The Importance of Bankroll Management
We’ve met a lot of talented NFL handicappers over the years, many of them who were among the best at finding the most profitable markets on the board and predicting the outcome of games at a surprisingly high rate. Shockingly, many of these NFL bettors weren’t profitable at handicapping the NFL. In fact, some weren’t even close to making money.
The reason boils down to bankroll management, one area in which many bettors are downright ignorant. One of our experts played in a local poker game alongside someone who always seemed to have spot-on opinions on the week’s games. Week after week, he’d talk NFL lines with him and ended up having a highly profitable first half to the season, partly due to his advice. He assumed he had done the same.
Our expert nonchalantly asked him how he was doing on the year one evening, and he responded that he was “getting killed.” He was shocked. Our expert explained to him that he had been right on nearly every game they talked about.
“Yeah, I know”, he said. He proceeded to tell our expert how he would always lose his final bet of the week. He then laid out his strategy of betting the amount he won over the weekend all on the Monday Night Game. Our expert sighed and explained to him that was not a smart way to manage his bankroll, and it was a recipe for disaster.
Shockingly, he was not convinced and felt his strategy was fine and that he was just having a miserable run of luck. Of course, that could not be further from the truth. He didn’t understand bankroll management, and it was costing him immensely.
Although he was a talented NFL handicapper, he would never become profitable simply because he did not have a bankroll management plan.
Bankroll Management Reduces Your Risk of Ruin
There are several schools of thought when it comes to bankroll management for sports betting. The general consensus among handicappers is to generally bet 1-2% of your bankroll per event to reduce your risk of ruin. The absolute worst thing to happen as a sports bettor is to spread yourself too thin and end up being out of action because you didn’t manage your bet size correctly.
For this reason, it is essential to adopt some form of bankroll strategy and stick to it. Overextending yourself can cause you to go broke or reduce your bet size, which can knock you out of action for the rest of the season (or for good!) or drastically hurt your profitability.
What Does Your Bankroll Mean to You?
Before we go into more specific methods to manage your bankroll and bet size, it’s crucial to ask the question what your bankroll mean to you? Are you a serious bettor who doesn’t want to risk losing his roll? Or are you a more recreational bettor who doesn’t mind winning or losing? Would you be willing to add more money to your bankroll if you went on an extended losing streak?
If you don’t mind reloading funds into your sportsbook account and have some reserve funds available to bet, then it would make more sense that you could be more aggressive with your wagers. Those that have a set amount side aside for their bankroll and cannot add to it would be wise to be less aggressive.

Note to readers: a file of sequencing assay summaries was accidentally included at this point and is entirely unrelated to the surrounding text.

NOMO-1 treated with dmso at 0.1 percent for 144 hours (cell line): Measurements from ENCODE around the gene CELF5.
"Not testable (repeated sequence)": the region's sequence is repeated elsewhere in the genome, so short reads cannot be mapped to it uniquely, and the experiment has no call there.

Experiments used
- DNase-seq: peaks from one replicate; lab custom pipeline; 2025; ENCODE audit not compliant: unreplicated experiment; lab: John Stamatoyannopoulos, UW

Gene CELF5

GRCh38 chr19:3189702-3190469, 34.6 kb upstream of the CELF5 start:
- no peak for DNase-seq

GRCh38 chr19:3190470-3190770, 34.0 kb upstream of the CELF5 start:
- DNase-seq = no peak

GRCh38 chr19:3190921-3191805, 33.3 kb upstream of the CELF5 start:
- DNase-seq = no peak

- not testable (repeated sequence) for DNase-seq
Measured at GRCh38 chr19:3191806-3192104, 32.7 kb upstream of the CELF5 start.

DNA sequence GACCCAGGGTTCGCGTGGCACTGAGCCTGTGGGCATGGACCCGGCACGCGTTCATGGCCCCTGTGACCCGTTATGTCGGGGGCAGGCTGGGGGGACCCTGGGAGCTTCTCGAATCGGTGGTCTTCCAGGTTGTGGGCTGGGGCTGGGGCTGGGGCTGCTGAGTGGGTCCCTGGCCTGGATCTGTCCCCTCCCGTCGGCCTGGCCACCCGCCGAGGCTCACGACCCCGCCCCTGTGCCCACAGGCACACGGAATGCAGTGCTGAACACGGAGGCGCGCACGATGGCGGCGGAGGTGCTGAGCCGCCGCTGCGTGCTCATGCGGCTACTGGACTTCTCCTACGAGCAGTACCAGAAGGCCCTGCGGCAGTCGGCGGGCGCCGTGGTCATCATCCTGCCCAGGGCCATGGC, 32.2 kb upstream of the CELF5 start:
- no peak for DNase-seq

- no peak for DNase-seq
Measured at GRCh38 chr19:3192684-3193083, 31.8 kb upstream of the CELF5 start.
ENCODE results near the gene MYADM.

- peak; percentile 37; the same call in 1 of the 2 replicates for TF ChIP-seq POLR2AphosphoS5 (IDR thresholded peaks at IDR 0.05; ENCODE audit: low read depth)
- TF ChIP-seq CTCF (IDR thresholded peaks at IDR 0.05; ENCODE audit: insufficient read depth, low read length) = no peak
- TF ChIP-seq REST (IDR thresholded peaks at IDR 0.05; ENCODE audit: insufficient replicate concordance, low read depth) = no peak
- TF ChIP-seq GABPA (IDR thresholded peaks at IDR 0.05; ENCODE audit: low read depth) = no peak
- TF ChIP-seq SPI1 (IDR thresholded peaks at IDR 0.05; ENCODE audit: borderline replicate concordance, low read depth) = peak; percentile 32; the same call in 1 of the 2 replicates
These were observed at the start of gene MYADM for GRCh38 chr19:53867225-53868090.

You should establish a betting unit based on your bankroll and bet size. This betting unit won’t change and will give you a good idea of roughly how many bets you have at your disposal and make it easier to manage your betting funds.
For instance, say we have a $10,000 bankroll for the NFL season. We might want to make our betting unit $100, or 1% of our overall bankroll. We don’t need to adjust our betting unit after winning or losing a few wagers, but instead we can keep the amount constant throughout the season.
If we have an influx of cash added to our roll or a large run of profits, we can then begin to think about changing our unit size. It is up to you if you want to count your profits as part of your bankroll and keep expanding your unit size. However, we would not recommend this, at least not early on.
Also, remember to account for bonuses and promotions. These add extra money to your bankroll and even though they require a rollover to withdraw, they are just more extra money to bet with and should be accounted as such.
How Much Should I Bet Per Wager?
That is a tough one, and there are many differing options on the subject. Many advocate flat betting each wager, and that may be the best idea for novice bettors who have a harder time quantifying their edge against the sportsbooks.
Optimally, it is probably best to bet on semi-Kelly criterion based system, which has shown to be excellent in many gambling games and sports betting. Kelly betting allows you to adjust your bet size based on how strongly you feel your bet is against the oddsmakers’ line. Overall, this strategy has been proven to be optimal, provided that you can accurately judge the strength of each bet.
When we first began betting the NFL, we would strictly bet the same amount per wager. We had no reason to change anything. We were profitable bettors for a number of years, and we believed we were doing things the right way. We weren’t wrong in our approach but after a while, we started varying our bets based on how strong we felt about each one.